Screened-Grid Valves "Pep Up" the Browning-Drake|
By Glenn Browning
Reproduced from the March 1928 issue of Popular Radio
So numerous have been the requests for data relating to the use of the new screened-grid valves with the Browning-Drake kit-set that it is thought advisable to give radio fans all he information possible at the present time. The circuit built around this valve has been experimented with for the last three months, but not until neutralization was used did the valve perform in a manner which came up to expectations. With the use of neutralization and a regenerative detector the high-frequency amplification obtained was tremendous, so that signals that were inaudible before were as loud as locals, provided the noise and interference was not such as to drown them out. The selectivity of the receiver with the ordinary antenna is somewhat inferior with this valve used as a high-frequency amplifier. However, with a short antenna the signal strength is decreased very little and the selectivity is much improved.
As most of the fans probably know, the screened-grid valve has two grids. One grid forms a complete shield around the plate, and screens the other grid. This second grid performs the same function as the grid of an ordinary valve. The screening grid is connected to a 45 volts positive tap, giving it a positive potential of that amount, thus lowering the valve impedance and at the same time breaking up the capacity between the plate and the control grid. The ordinary capacity between the plate and the control grid is detrimental when the valve is used as a high-frequency amplifier, for when a large positive impedance is built up in the plate circuit, energy is fed from plate to the preceding tuned circuit, through the above mentioned capacity, thus making it necessary to neutralize.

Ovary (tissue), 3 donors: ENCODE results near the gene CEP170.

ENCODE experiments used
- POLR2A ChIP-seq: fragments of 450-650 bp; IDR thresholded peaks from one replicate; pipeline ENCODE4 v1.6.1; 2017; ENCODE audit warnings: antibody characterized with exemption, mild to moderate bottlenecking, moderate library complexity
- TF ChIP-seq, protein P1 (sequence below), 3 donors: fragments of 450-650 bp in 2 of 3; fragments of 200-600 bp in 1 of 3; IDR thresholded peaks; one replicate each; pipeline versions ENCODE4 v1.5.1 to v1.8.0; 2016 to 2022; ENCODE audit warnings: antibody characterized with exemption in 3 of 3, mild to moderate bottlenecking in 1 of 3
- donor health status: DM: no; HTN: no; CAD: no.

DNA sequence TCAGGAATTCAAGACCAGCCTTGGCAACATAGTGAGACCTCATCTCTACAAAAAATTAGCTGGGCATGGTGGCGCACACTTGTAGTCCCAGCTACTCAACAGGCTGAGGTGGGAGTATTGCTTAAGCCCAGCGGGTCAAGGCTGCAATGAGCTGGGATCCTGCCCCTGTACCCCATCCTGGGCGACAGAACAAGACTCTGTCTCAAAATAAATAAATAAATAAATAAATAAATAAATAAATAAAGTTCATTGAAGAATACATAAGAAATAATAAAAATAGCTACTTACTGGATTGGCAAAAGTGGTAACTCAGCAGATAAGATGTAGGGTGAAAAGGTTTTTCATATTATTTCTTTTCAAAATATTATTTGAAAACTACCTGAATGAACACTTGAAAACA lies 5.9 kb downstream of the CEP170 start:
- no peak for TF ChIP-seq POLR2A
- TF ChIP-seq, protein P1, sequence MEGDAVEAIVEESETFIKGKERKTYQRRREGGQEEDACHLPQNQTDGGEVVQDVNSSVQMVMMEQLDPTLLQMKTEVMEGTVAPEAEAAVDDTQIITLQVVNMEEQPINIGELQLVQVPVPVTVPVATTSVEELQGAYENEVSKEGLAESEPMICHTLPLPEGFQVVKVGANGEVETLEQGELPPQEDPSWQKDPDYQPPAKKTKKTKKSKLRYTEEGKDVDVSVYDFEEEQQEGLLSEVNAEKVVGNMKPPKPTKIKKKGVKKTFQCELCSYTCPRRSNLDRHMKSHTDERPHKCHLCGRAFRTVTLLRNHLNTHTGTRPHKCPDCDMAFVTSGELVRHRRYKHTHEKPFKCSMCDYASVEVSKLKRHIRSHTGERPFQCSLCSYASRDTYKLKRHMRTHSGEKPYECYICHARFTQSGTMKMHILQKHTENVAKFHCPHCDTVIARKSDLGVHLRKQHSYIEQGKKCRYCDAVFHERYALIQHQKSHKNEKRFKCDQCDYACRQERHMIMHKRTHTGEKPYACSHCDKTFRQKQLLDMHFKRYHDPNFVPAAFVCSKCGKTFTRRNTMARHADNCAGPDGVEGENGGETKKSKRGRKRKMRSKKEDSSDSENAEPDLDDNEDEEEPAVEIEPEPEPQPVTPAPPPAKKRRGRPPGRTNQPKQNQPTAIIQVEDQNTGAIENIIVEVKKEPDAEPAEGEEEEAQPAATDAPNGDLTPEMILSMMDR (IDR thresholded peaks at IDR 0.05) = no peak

In the screened-grid valve this capacity is broken up into two parts, as is shown in Fig. 3, consisting of a capacity between plate and ground, and a capacity between screen grid and working grid, which in turn is made up of the two capacities marked in the diagram. When two capacities are connected in series the resultant capacity is, of course, smaller than the smallest. Thus, if two equal capacities are connected in series, the resultant capacity would be one-half the capacity of either component. Therefore, it may be readily seen, by referring to the diagram, that although the screened-grid valve cuts down the capacity between the working grid and plate very materially, it is not eradicated entirely. Consequently, in a circuit employing regeneration on the high-frequency transformer, it seems necessary to neutralize the high-frequency amplifier valve.